The European Centre for Social Welfare Policy and Research, which played an important role in the development of the Active Ageing Index, is currently undertaking a 2-year project aiming to help build a human rights based approach to long-term care for older persons.
On October 31st in Vienna, AGE Platform Europe took part in an expert group meeting as part of the project “From disability rights towards a rights-based approach to long-term care in Europe: Building an index of rights-based policies for older people”, a two-year research project (2017-2018) funded by Sweden’s Ministry for Health and Social Affairs. The main output of the project will be an index of long- term care (LTC) policies that takes a human rights approach, and which will offer the possibility of monitoring and comparing countries’ progress in ensuring older people’s rights as they relate to LTC.
Taking stock of older people’s rights in long-term care
The work of the European Centre for Social Welfare Policy and Research is identifying areas where older people’s rights are at stake and will ultimately help to monitor the extent to which the rights of users are upheld or enforced by different countries’ long-term care policies. During the meeting the preliminary conceptual framework of older people’s rights in long-term care was presented and discussed among experts from academia, policy and civil society. In following steps the research team will develop a list of indicators, which will be shared for feedback with stakeholders involved in the development and implementation of long-term care policies, before populating the index with comparative information from several European countries.
Experts involved in the meeting highlighted the difficulty to create a rights-based approach to LTC while there are no clear normative standards about the elements of this right and the precise thresholds with which to measure its fulfilment. Despite this challenge, the project is very timely as the discussions on how to strengthen the protection of older persons’ rights is gaining momentum thanks to the discussions in the UN Open-Ended Working Group on Ageing (OEWG) and the debate around the added value of a new convention. In fact, the next session of the OEWG will discuss the normative elements of the rights to autonomy and independence and to long term and palliative care. In addition, the European Centre for Social Welfare Policy and Research is building on the outcomes of the project of the European Network of National Human Rights Institutions (ENNHRI), which identified a series of human rights violations in the provision of long-term care to older persons.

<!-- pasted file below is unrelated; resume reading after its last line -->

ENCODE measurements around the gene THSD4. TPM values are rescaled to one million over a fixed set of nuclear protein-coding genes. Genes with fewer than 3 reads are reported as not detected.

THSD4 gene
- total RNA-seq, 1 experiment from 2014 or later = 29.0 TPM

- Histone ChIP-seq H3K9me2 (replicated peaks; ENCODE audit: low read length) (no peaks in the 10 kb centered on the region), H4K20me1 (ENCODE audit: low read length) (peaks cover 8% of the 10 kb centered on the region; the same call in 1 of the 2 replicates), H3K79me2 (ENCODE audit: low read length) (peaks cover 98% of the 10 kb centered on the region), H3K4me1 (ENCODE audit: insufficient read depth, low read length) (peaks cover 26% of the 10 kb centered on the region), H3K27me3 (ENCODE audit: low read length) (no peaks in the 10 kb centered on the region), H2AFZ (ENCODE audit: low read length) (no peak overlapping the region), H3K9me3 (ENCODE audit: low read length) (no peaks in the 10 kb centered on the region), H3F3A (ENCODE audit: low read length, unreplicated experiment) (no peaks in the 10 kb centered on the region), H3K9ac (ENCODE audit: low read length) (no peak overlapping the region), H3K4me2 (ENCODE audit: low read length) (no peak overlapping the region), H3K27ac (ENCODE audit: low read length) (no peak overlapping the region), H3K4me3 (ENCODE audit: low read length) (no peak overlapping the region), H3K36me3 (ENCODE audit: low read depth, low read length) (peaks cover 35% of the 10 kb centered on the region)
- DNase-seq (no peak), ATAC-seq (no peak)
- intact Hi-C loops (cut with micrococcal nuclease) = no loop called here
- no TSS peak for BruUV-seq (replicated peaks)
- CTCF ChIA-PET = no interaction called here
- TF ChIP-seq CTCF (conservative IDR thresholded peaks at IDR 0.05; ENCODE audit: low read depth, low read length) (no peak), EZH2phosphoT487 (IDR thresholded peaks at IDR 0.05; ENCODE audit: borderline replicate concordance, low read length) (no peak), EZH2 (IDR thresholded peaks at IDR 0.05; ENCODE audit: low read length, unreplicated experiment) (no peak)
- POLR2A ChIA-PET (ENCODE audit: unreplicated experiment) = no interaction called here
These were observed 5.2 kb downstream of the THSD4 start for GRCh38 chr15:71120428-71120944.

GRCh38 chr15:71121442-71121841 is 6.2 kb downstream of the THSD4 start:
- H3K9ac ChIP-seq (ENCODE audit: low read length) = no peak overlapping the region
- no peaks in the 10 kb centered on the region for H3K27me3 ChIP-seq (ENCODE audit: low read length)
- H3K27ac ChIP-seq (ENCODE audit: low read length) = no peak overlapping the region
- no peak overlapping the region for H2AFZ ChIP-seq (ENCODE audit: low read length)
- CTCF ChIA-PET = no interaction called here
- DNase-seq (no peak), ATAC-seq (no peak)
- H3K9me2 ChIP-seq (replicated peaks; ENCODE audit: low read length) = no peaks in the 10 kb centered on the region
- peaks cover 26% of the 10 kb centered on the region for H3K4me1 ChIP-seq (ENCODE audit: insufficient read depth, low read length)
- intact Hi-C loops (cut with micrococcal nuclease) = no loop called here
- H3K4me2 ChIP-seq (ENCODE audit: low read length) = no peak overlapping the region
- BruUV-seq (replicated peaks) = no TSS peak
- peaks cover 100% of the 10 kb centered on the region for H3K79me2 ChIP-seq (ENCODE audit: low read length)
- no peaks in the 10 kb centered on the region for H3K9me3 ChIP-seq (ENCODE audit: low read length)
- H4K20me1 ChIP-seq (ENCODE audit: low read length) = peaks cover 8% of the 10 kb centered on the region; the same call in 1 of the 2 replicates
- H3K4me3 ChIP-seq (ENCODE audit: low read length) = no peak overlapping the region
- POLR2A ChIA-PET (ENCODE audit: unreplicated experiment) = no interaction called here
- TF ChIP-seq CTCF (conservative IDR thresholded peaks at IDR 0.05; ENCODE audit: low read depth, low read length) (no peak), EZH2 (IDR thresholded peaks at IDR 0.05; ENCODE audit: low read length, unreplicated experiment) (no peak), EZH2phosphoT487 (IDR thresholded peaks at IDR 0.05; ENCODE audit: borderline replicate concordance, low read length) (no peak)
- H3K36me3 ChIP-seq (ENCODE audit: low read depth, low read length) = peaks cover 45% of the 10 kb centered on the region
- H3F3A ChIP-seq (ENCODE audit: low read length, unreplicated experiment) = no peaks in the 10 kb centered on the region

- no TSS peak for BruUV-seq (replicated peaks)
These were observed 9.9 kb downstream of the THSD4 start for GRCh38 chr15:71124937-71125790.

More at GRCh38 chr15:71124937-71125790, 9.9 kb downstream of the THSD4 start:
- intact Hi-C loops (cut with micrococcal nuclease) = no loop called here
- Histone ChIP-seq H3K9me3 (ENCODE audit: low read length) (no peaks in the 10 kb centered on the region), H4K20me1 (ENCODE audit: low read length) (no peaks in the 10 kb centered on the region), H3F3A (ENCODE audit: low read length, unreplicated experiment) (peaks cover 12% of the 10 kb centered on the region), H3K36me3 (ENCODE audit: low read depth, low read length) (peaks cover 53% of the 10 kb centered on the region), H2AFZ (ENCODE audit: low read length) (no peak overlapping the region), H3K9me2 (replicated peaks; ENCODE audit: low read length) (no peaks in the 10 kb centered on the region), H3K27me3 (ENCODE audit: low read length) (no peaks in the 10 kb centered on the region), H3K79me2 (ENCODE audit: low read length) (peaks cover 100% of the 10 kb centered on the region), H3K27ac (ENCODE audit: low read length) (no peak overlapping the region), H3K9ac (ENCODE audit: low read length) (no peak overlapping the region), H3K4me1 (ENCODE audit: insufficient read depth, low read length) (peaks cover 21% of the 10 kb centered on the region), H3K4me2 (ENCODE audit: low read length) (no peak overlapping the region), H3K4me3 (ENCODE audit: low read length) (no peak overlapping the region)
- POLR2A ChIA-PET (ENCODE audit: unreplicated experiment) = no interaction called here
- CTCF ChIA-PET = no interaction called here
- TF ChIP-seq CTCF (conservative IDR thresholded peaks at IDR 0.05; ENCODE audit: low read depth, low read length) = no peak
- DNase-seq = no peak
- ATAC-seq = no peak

Other challenges in this work include how to ensure equal access to LTC for all older people who may need it, while taking into account the limited State resources. In addition, researchers will look into how older people’s rights interact with the rights of their caregivers and how far they are mutually supportive but also the ways in which they may be conflicting. The research team was encouraged to look into existing human rights provisions, in particular the UN Convention on the Rights of Persons with Disabilities (CRPD) and to take a comprehensive approach to rights in long-term care, bearing in mind that older people who require support in their daily lives should have equal access to all the rights that everyone has, including for instance social and political participation, lifelong learning, leisure and the development of personal relations.
For more information about this project you may contact Nena Georgantzi: firstname.lastname@example.org